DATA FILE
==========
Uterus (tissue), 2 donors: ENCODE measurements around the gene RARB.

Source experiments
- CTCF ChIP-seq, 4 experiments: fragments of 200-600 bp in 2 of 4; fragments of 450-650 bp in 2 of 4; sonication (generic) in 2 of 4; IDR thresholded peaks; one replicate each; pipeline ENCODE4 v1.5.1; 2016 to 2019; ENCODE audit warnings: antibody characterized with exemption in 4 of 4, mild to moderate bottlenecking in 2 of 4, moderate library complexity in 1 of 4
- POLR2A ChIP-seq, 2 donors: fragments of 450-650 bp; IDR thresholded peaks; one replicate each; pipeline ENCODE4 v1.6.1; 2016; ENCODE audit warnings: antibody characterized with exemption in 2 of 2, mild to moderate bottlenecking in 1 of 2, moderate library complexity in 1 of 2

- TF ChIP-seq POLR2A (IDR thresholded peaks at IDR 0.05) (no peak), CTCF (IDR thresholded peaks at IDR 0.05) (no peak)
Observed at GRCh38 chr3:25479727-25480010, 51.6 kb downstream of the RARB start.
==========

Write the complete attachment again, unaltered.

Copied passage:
Uterus (tissue), 2 donors: ENCODE measurements around the gene RARB.

Source experiments
- CTCF ChIP-seq, 4 experiments: fragments of 200-600 bp in 2 of 4; fragments of 450-650 bp in 2 of 4; sonication (generic) in 2 of 4; IDR thresholded peaks; one replicate each; pipeline ENCODE4 v1.5.1; 2016 to 2019; ENCODE audit warnings: antibody characterized with exemption in 4 of 4, mild to moderate bottlenecking in 2 of 4, moderate library complexity in 1 of 4
- POLR2A ChIP-seq, 2 donors: fragments of 450-650 bp; IDR thresholded peaks; one replicate each; pipeline ENCODE4 v1.6.1; 2016; ENCODE audit warnings: antibody characterized with exemption in 2 of 2, mild to moderate bottlenecking in 1 of 2, moderate library complexity in 1 of 2

- TF ChIP-seq POLR2A (IDR thresholded peaks at IDR 0.05) (no peak), CTCF (IDR thresholded peaks at IDR 0.05) (no peak)
Observed at GRCh38 chr3:25479727-25480010, 51.6 kb downstream of the RARB start.